In “a bird without wings” Sarah Kathryn Olds presented a captivating work. Another emerging choreographer to watch, Olds’ use of staging and her subtle incorporation of an avian theme throughout made for a piece that clearly evolved from beginning to end without being too overbearing. Sarah Glesk gave an especially notable performance in one section where she danced without incorporating her arms, forcing her torso to be the most expressive part of her body as she twisted through the space.
Marlo Martin’s ask different questions (excerpt) dramatically wrapped up the evening. With a decidedly darker tone, the piece seemed to depict the patients and caretakers of a mental institution by using five dancers in short white coats with large buckles, reminiscent of straightjackets, and four in black suits. The work opened with the women in white throwing themselves at the floor and jumping into the arms of the women in black who stood stoically facing the back wall while Bessie Jones chanted O Death. Utilizing Martin’s signature weighted, yet expansive, movement style the dancers dynamically portrayed the sinister subject with compulsive eating movements and frantic contortions. The sense of drama was heightened by Martin’s use of breath as a sound effect and as a movement impulse.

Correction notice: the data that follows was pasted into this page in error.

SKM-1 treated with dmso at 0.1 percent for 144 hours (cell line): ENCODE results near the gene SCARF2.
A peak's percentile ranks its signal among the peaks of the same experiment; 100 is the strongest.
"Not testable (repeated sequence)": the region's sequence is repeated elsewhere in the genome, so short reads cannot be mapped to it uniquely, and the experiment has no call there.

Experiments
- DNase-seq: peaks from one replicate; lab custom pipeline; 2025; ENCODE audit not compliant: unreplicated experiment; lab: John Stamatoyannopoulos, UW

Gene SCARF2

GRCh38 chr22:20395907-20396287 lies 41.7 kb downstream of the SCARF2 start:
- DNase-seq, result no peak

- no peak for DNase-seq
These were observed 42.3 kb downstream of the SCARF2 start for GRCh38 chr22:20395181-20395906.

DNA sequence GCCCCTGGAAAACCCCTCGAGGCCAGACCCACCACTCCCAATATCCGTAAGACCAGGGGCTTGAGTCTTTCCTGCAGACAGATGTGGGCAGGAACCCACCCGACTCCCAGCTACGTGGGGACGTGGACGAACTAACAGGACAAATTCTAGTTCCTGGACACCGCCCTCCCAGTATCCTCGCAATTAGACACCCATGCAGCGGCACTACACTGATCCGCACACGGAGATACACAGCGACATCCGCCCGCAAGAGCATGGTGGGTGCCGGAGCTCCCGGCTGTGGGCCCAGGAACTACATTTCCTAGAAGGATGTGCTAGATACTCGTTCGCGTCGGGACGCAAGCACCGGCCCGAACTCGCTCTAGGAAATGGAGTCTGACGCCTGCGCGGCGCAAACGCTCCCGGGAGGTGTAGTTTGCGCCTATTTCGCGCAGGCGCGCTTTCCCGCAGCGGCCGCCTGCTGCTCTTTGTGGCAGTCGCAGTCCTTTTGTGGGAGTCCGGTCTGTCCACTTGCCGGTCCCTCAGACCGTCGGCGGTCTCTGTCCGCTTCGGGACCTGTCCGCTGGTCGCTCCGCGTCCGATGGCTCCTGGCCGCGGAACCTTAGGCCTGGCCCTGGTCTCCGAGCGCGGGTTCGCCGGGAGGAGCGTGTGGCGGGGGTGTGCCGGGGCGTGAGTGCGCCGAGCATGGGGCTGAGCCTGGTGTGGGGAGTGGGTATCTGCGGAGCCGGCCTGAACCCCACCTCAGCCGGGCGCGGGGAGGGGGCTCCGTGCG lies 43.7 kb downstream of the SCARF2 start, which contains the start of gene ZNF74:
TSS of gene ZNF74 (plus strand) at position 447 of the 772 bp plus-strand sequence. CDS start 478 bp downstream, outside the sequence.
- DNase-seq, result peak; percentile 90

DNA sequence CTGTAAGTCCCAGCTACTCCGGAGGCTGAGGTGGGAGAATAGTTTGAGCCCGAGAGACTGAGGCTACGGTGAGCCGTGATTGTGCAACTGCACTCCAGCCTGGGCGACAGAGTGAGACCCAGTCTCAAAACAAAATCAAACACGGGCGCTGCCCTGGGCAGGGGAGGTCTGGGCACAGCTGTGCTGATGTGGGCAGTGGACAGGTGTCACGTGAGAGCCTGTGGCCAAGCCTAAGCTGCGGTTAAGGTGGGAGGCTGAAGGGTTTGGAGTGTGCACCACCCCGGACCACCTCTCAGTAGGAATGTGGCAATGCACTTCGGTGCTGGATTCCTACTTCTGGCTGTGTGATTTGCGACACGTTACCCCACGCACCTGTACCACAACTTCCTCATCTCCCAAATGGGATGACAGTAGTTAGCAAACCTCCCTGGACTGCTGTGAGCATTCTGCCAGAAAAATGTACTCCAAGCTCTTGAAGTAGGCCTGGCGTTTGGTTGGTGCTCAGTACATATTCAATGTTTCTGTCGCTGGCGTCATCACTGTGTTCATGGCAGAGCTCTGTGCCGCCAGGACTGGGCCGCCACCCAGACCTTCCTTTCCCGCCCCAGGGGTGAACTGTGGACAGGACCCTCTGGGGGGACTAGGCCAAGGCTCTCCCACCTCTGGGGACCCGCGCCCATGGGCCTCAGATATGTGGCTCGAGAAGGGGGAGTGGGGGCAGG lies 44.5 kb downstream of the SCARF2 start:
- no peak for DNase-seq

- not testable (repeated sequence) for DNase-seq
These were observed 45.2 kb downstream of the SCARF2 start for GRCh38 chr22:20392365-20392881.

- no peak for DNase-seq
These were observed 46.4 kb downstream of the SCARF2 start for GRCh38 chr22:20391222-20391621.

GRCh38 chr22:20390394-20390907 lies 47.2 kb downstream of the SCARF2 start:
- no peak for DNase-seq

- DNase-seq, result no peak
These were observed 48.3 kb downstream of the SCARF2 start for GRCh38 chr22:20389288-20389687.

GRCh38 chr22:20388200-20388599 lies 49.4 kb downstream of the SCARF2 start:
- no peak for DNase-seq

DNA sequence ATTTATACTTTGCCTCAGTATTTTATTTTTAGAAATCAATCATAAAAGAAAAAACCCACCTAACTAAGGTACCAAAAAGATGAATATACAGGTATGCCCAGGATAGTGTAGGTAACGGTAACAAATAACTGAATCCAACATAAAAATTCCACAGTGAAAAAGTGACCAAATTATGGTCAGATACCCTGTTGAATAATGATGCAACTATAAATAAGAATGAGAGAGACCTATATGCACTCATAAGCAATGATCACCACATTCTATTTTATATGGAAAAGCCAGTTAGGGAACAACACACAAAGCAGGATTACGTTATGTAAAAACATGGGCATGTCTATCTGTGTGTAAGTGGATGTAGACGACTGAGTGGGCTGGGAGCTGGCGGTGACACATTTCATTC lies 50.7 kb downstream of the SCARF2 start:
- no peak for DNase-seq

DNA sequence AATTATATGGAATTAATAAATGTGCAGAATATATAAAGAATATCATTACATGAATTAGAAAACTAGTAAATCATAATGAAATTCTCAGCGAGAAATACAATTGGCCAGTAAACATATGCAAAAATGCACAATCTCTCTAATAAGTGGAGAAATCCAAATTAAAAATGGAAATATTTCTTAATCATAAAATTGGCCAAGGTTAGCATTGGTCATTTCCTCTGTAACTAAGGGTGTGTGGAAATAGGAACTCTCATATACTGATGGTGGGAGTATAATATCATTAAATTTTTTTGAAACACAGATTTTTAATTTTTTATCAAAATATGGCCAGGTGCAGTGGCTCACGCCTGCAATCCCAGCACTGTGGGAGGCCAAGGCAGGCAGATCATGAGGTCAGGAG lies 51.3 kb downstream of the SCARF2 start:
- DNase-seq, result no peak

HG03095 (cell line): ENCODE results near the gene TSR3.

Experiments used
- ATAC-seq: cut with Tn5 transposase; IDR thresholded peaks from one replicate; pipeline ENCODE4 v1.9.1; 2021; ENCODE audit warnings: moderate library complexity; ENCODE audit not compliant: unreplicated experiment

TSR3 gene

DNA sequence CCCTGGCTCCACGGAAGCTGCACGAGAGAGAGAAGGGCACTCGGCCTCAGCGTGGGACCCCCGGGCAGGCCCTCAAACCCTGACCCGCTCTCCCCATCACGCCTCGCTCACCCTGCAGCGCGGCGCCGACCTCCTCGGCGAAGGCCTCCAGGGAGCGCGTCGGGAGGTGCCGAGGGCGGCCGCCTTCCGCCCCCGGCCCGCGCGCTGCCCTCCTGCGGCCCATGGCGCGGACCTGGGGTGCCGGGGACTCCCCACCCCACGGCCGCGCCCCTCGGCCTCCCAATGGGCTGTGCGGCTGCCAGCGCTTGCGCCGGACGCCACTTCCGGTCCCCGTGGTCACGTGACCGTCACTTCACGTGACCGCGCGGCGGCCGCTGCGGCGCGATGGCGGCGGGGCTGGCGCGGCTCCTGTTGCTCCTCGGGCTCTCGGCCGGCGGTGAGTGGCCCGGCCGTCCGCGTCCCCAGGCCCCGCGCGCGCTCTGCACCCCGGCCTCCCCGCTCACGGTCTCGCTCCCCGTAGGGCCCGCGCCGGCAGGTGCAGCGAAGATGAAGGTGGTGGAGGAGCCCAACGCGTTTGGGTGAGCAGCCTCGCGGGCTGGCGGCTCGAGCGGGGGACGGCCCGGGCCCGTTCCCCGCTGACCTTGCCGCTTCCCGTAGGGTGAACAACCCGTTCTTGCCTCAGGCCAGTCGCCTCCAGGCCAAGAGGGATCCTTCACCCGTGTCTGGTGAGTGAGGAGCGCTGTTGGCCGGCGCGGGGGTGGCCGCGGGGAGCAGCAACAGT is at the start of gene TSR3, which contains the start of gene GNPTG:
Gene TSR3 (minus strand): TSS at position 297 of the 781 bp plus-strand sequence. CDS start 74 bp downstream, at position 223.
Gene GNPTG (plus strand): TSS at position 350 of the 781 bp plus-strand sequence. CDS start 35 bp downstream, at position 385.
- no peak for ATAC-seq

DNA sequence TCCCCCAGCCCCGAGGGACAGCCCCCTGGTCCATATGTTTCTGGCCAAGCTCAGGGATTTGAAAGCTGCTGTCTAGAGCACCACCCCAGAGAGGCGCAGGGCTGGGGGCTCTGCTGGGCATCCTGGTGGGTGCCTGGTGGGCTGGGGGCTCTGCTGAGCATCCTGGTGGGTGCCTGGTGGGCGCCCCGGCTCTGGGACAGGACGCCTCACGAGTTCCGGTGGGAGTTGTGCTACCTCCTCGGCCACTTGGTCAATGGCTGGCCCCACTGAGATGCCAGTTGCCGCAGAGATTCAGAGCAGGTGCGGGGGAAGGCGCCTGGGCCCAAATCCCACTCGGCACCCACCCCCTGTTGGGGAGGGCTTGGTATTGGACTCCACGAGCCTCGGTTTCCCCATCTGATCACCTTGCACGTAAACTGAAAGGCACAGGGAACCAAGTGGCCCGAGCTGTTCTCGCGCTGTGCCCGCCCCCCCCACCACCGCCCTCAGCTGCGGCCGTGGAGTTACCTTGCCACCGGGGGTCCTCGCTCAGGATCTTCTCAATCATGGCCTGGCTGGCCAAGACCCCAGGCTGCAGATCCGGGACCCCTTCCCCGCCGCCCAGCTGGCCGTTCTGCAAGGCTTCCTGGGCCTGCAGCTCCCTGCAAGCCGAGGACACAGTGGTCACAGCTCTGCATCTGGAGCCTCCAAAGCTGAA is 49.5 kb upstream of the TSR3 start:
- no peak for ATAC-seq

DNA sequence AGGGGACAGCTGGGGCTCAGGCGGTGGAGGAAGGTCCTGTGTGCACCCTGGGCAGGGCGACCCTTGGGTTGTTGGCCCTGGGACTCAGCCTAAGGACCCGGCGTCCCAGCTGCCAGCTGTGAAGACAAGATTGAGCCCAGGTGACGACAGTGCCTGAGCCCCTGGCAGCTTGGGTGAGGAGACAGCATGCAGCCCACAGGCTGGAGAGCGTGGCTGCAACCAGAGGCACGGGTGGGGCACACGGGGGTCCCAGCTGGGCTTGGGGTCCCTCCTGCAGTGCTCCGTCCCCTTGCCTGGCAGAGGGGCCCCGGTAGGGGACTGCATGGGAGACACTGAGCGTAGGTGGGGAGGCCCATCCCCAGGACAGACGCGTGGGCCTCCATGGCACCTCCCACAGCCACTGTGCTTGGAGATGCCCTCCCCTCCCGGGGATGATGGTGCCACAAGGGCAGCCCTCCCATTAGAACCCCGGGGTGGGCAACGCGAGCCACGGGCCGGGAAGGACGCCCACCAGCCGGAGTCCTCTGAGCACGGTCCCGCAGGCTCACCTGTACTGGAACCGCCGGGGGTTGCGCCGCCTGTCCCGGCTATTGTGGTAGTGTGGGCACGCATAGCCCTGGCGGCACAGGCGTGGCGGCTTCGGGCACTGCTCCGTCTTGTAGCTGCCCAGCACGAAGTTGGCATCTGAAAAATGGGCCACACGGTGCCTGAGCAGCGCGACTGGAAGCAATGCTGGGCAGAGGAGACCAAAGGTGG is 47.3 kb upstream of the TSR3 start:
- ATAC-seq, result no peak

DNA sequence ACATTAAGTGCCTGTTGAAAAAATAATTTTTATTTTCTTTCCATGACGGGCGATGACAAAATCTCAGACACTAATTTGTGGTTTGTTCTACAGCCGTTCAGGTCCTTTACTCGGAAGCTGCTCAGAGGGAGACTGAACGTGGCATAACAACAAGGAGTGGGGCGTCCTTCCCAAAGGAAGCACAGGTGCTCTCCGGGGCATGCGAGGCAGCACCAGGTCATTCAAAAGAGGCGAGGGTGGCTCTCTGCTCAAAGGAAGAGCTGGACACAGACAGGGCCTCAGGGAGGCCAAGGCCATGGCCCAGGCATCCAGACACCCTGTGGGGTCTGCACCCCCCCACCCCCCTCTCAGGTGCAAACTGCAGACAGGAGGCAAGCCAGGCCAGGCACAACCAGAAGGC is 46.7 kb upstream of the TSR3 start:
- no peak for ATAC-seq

The post show conversation, a nice effort to bridge the gap between viewer and choreographer, was fairly informative. Though the discussion relied mainly on prompting by Karin Stevens, the event’s curator, it was still interesting to hear the choreographer’s views on everything from how they count the music to costume color choices. For the inquisitive viewer, this was a great way to end the evening.